In step S13, a determination is made as to whether the measured voltage is greater than or equal to a fourth threshold “SETPOINT 3” indicative of a moderately low voltage. If so, the controller 250 proceeds to step S14. If not, the controller proceeds to step S16.
In step S14, a determination is made as to whether all sub-systems 210 are coupled to the energy storage device 412. If so, the controller 250 proceeds to step S3 (since there are no additional sub-racks 210 available to be coupled to the energy storage device 412). If not, the controller 250 proceeds to step S15.
In step S15, one of the sub-systems 210 that is de-coupled from the energy storage device 412 is coupled to the energy storage device 412. After performing step S15, the controller 250 proceeds to step S3.
In step S16, indicative of a low voltage, a determination is made as to whether all sub-systems 210 are coupled to the energy storage device. If so, the controller 250 proceeds to step S3 (since there are no additional sub-systems 210 that can; be coupled to the energy storage device 412 to raise the voltage). If not, the controller 250 proceeds to step S17.
In step S17, all sub-systems 210 are coupled to the energy storage device 412. Following this step the controller proceeds to step S3.
Referring now to
Thus, an appropriate number of sub-systems 210 are coupled to the energy storage device 412 depending on the voltage of the energy storage device 412. Still further, the energy storage device 412 absorbs sudden spikes in the load without risk of damage to the sub-systems 210 and thus permits the sub-systems 210 some time to come on-line.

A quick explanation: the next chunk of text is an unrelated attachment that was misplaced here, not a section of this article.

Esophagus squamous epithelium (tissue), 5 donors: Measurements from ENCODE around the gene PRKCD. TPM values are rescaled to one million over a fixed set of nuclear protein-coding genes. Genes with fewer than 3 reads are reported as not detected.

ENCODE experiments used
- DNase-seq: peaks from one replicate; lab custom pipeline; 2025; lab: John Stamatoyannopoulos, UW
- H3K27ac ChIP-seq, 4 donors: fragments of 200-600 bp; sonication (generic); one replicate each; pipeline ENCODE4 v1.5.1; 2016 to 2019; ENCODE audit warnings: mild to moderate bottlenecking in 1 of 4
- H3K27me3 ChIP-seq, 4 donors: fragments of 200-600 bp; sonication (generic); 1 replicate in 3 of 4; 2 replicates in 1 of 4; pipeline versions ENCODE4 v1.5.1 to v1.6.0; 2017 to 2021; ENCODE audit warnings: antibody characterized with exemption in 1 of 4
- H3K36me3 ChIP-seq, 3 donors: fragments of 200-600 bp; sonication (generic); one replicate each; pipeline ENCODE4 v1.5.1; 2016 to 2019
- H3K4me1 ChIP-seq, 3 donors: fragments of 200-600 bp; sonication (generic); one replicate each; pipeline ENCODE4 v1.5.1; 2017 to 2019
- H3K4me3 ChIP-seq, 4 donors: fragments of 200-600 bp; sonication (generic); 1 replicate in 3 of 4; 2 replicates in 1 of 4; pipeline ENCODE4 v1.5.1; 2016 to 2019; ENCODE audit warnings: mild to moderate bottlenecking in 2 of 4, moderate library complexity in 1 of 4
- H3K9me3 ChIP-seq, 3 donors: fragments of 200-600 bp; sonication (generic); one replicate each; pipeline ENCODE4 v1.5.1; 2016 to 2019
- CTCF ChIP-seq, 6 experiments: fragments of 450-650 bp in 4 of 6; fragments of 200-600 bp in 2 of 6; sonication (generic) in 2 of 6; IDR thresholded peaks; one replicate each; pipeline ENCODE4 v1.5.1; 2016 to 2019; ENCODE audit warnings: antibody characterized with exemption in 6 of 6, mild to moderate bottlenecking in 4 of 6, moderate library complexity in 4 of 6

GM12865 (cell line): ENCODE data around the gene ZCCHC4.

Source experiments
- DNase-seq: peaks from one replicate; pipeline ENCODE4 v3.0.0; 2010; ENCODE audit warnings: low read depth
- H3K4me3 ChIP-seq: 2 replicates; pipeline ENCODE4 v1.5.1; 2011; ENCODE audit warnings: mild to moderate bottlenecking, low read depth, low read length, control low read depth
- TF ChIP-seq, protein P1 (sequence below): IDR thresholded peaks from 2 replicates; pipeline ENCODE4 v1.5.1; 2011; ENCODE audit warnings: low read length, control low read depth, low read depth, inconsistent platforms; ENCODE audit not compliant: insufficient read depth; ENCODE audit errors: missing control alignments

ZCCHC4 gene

In compliance with the statute, the invention has been described in language more or less specific as to structural and methodical features. It is to be understood, however, that the invention is not limited to the specific features shown and described, since the means herein disclosed comprise preferred forms of putting the invention into effect. The invention is, therefore, claimed in any of its forms or modifications within the proper scope of the appended claims appropriately interpreted in accordance with the doctrine of equivalents.
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|U.S. Classification||429/9, 429/492, 429/432, 429/900|
|International Classification||H01M8/04, H01M8/24, H01M8/02, H01M8/10, H01M16/00|
|Cooperative Classification||Y10S429/90, H01M8/04089, H01M8/1004, H01M8/0247, H01M8/241, H01M8/242, H01M8/247, Y02E60/521, H01M8/04007|
|European Classification||H01M8/04B, H01M8/10B2, H01M8/24B2F, H01M8/04C2, H01M8/02C6|